Previous congressional sessions
Collins won election in the 2012 election for the U.S. House, representing New York's 27th District. He defeated David Bellavia in the June 26, 2012, Republican primary and then defeated incumbent Kathy Hochul (D) and Megan Lavin (I) in the November 6, 2012, general election.
|U.S. House, New York District 27 General Election, 2012|
|Democratic||Kathy Hochul Incumbent||47.4%||156,219|
|Source: New York State Board of Elections "U.S. House of Representatives Results"|
|U.S. House, New York District 27 Republican Primary, 2012|
Bellavia is an Iraq War veteran and Tea Party activist, and Collins is a former county legislator. Bellavia sought to win as a more conservative candidate than Collins. He pointed out that the former Erie County Executive praised incoming federal stimulus funding when he was in office. Collins, however, did receive the Conservative Party endorsement. State Party Chairman Michael Long commented: "He had a proven record.... Collins would be more competitive against the congresswoman."
According to the Buffalo News, Bellavia was the underdog and rarely recognized by Collins. Bellavia, who wrote a book and subsequently sold the movie rights about his experiences in Iraq, said in taking on Collins he took on the "Erie County (political) machine."
Both candidates were largely self-funded, with Collins self-funding $250,000 and Bellavia $45,000. Reports also show that Collins raised another $5,750, and Bellavia raised $50,000 in addition to his own contribution.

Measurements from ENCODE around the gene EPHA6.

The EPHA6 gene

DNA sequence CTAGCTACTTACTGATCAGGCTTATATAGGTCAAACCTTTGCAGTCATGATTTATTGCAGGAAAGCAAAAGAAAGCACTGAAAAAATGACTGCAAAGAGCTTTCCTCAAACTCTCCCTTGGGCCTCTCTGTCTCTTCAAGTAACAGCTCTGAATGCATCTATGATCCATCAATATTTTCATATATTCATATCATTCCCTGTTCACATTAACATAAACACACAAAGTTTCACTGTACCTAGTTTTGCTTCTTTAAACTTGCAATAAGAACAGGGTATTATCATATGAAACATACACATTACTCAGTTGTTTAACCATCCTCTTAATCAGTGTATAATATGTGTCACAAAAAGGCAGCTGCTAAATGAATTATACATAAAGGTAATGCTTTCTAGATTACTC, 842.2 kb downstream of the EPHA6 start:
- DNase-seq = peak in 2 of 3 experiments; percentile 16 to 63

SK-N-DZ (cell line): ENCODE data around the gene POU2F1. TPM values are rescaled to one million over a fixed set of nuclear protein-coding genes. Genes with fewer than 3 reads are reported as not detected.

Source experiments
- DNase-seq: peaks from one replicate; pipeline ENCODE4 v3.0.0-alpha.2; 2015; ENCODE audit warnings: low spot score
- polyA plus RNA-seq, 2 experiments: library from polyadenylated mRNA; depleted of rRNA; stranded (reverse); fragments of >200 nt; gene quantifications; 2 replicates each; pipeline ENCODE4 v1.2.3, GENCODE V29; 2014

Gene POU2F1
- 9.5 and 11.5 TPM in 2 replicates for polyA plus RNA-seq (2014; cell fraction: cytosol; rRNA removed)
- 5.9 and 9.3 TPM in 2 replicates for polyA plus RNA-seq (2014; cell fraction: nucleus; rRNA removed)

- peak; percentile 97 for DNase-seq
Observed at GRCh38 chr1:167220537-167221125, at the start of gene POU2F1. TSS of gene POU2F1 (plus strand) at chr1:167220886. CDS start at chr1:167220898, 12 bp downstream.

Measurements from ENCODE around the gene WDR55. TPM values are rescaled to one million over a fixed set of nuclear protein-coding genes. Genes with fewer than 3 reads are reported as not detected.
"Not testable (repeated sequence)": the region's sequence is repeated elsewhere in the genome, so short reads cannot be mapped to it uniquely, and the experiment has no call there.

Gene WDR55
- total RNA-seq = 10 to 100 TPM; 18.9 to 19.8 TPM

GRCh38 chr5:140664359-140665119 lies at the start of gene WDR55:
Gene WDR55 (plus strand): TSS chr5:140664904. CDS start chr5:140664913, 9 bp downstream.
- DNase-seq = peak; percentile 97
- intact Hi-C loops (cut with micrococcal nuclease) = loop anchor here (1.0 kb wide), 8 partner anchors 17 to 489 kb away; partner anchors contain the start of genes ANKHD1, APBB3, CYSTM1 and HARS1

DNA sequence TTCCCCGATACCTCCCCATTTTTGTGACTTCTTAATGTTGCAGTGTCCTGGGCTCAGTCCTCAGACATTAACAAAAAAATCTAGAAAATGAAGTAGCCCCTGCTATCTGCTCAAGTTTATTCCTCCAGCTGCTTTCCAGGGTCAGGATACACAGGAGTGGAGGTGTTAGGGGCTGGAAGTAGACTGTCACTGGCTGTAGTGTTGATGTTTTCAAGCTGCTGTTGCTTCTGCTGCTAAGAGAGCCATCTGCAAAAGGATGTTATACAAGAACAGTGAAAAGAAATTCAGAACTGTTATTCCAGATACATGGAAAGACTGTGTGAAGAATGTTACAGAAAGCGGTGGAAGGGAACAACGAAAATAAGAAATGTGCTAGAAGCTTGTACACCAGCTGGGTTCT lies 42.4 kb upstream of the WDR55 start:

Comprehensive donor information for Collins is available dating back to 2012. Based on available campaign finance records, Collins raised a total of $1,327,521 during that time period. This information was last updated on March 23, 2013.
|Chris Collins's Campaign Contribution History|
|2012||U.S. House (New York, District 27)||$1,327,521|
|Grand Total Raised||$1,327,521|
|Chris Collins (2014) Campaign Finance Reports|
|Report||Date Filed||Beginning Balance||Total Contributions|
for Reporting Period
|Expenditures||Cash on Hand|
|April Quarterly||April 15, 2013||$16,018.22||$187,798.32||$(44,907.64)||$158,908.90|
|July Quarterly||July 15, 2013||$158,908.90||$89,877.04||$(69,637.37)||$179,148.57|
|October Quarterly||October 14, 2013||$179,148.57||$137,364||$(43,172.63)||$273,339.94|
|Year-End Quarterly||December 31, 2013||$273,339||$83,205||$(37,178)||$319,366|
Cost per vote